Miners lose voice at drug, alcohol hearings: UMWA

THE largest industry union in the US, the United Mine Workers of America, has spoken out against plans by the US Mine Safety and Health Administration over its drug and alcohol policy proposal hearings.
Miners lose voice at drug, alcohol hearings: UMWA Miners lose voice at drug, alcohol hearings: UMWA Miners lose voice at drug, alcohol hearings: UMWA Miners lose voice at drug, alcohol hearings: UMWA Miners lose voice at drug, alcohol hearings: UMWA


Donna Schmidt

The UMWA argued the locations and methods excluded and even prevented miners from participating.

October 14 will be the only day MSHA will hear oral testimonies on its Proposed Rule for Alcohol and Drug-Free Mines: Policy, Prohibitions, Testing, Training, and Assistance published in the Federal Register earlier this month.

The site locations for the planned videoconference are Washington, West Virginia; Pittsburgh, Pennsylvania; and Denver, Colorado. Participation by audio only has been coordinated for Beckley, West Virginia and Birmingham, Alabama.

On Tuesday, UMWA official Dennis O’Dell said in a letter to MSHA that “listening isn’t participating” and the voices of those affected – the miners – would not be heard.

“My guess is that these locations were chosen to purposely limit if not eliminate the miners' participation," said O'Dell.

“Historically, Denver, Colorado has had very low turnouts for MSHA's past public hearings. I am also trying to figure out how many active coal miners live in the Washington, DC area that will be participating on the day of the teleconference. My guess is zero."

The union said it objected to federal officials’ attempts to collect all comment from the industry in a single day.

“We are certain that many from the coal industry will be interested in commenting on this proposal and how it corresponds with current regulations in states, their experiences with such programs, and company sponsored alcohol and drug-testing programs,” O’Dell said.

“Those participants will certainly be limited in the time to make their presentations, unlike any other proposed rule public hearings, which are held in separate locations on different days.

“Further, those participating in Beaver, WV and Birmingham, AL, which are in the heart of coal country, will not be able to make any oral presentation, but can simply sit and listen to what is being said.”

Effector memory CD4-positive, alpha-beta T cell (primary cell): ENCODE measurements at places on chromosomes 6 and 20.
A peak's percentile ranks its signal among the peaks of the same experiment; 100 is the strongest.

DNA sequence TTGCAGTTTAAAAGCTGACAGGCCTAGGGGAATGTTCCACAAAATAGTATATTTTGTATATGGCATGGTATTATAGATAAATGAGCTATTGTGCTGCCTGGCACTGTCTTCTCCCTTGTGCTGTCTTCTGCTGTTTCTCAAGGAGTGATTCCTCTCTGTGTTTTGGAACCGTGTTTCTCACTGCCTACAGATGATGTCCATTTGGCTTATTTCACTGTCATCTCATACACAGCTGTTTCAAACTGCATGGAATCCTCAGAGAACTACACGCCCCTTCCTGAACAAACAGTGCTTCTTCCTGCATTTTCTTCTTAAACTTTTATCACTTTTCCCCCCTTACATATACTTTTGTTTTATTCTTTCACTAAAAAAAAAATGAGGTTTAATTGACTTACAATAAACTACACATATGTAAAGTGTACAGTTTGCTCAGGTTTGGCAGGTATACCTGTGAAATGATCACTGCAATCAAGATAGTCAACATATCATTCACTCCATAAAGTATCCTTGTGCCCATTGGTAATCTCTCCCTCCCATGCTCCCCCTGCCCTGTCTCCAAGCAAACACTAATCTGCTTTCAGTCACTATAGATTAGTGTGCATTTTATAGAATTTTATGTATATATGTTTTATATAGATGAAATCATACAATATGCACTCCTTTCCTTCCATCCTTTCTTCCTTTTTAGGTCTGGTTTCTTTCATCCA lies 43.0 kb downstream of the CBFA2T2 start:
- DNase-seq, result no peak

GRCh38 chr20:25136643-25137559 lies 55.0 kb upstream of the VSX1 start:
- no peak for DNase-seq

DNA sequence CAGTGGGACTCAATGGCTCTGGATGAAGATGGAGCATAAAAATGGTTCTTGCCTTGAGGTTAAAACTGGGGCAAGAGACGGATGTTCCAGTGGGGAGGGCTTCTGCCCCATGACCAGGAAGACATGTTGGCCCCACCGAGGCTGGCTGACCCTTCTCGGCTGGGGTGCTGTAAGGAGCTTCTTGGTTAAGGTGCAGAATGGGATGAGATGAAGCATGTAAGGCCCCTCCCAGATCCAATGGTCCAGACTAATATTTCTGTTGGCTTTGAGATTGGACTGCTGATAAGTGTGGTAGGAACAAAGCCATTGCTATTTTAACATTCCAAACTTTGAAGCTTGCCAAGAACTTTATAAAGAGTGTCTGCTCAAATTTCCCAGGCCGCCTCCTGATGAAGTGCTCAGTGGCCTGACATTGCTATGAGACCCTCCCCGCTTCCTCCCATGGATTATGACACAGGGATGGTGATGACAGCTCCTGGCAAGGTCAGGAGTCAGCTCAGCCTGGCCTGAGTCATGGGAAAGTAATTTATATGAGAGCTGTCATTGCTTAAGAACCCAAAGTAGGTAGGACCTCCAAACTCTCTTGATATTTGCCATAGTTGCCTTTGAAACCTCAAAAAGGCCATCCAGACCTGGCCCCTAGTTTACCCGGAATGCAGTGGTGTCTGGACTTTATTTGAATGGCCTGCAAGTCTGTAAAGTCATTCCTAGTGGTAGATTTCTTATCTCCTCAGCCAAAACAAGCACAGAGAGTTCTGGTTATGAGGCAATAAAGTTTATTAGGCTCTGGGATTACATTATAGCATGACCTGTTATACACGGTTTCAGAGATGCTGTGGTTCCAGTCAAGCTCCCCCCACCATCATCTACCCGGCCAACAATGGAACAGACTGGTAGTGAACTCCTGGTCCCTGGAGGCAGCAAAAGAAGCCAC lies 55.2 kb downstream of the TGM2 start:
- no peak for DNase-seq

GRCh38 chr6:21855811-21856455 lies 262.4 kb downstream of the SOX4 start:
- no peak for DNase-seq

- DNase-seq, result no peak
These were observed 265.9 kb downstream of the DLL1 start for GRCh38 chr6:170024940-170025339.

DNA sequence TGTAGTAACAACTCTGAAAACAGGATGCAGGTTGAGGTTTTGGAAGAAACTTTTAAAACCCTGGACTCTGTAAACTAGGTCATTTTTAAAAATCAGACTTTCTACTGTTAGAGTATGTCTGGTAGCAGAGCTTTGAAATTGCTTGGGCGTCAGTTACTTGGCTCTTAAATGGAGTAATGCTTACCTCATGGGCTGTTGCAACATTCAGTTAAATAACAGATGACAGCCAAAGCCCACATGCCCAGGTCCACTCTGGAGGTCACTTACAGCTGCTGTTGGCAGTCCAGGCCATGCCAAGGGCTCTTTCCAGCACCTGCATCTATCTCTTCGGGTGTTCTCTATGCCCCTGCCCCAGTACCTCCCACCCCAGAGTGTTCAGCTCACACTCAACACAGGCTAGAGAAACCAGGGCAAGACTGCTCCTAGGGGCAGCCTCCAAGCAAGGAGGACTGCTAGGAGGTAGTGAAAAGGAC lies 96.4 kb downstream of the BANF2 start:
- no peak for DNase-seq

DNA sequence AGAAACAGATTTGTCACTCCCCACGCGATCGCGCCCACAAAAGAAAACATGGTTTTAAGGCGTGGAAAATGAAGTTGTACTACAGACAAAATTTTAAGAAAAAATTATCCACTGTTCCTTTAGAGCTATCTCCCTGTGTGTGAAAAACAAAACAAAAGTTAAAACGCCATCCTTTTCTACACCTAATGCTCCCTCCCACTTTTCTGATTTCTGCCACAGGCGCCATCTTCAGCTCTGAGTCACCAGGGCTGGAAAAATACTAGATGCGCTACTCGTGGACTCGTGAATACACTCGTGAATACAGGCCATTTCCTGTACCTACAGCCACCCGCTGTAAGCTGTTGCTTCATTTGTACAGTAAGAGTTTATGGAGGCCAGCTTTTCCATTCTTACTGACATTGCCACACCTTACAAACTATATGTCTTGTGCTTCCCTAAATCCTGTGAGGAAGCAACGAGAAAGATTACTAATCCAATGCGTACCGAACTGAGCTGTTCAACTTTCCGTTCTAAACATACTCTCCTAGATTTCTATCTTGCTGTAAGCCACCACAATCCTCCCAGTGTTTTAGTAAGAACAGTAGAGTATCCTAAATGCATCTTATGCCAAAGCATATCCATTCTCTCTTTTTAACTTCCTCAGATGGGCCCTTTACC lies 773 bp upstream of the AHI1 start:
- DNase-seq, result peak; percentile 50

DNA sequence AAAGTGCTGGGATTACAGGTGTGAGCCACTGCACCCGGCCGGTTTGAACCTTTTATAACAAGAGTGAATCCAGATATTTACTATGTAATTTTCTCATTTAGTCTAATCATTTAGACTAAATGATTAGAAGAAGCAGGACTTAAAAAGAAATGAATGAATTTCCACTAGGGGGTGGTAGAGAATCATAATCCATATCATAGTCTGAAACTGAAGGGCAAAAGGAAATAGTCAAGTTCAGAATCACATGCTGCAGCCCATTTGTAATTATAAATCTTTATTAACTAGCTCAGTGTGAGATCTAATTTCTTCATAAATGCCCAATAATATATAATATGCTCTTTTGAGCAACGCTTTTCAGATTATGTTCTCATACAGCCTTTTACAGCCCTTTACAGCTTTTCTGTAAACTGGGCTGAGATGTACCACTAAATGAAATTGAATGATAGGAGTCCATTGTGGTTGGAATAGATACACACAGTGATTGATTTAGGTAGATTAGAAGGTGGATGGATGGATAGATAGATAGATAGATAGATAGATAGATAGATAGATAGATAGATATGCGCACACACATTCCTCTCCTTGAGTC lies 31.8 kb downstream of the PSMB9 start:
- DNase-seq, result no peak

The UMWA said the single-day format would not provide a “sufficient platform” for input to the topic. It urged the agency to conduct the hearings as it has with others in the past, with hearings in various locations and including ample speaking opportunity.

“Limiting the public to a single hearing further caters to the Department of Labor’s objectives rather than providing enough public hearings in coal field locations to hear what the industry stakeholders have to say on this matter,” O’Dell said.

Despite the agency extending the comment period on the proposed rulemaking from 30 to 60 days – individuals now have until October 29 to submit input – the UMWA is requesting a 60-day extension to the comment period.

“If MSHA were truly interested in learning what the miners think about this very important issue, it would permit additional hearings, provide more than audio access to all locations and allow more time for the preparation and submission of comments,” it said.

MSHA adds hearing sites

MSHA spokeswoman Amy Louviere told ILN the agency had added two sites to its October 14 teleconference – Price, Utah and Madisonville, Kentucky. There will now be seven locations in total, she said, adding that testimony will be taken from all.

“MSHA is committed to making the public hearing on its … proposed rule as accessible as possible to our stakeholders,” she confirmed.

“Traditionally, MSHA has offered three and sometimes four locations for stakeholders to testify, so this would mark at least a 50 per cent increase in locations to testify. Each and every comment will be carefully considered as we work toward drafting a final rule.”

The impetus for the decision was the concern of a number of the agency’s stakeholders, not just the union, she added.

Meanwhile, the UMWA told the Associated Press the proposal was unnecessary as most mining operations already had procedures for testing their miners.

“As pointed out in our earlier comments, MSHA has not determined there is a significant problem with improper drug and alcohol use in the coal mining industry and provides no statistical data to prove this need is as great as suggested in the proposal commentary," said O'Dell.

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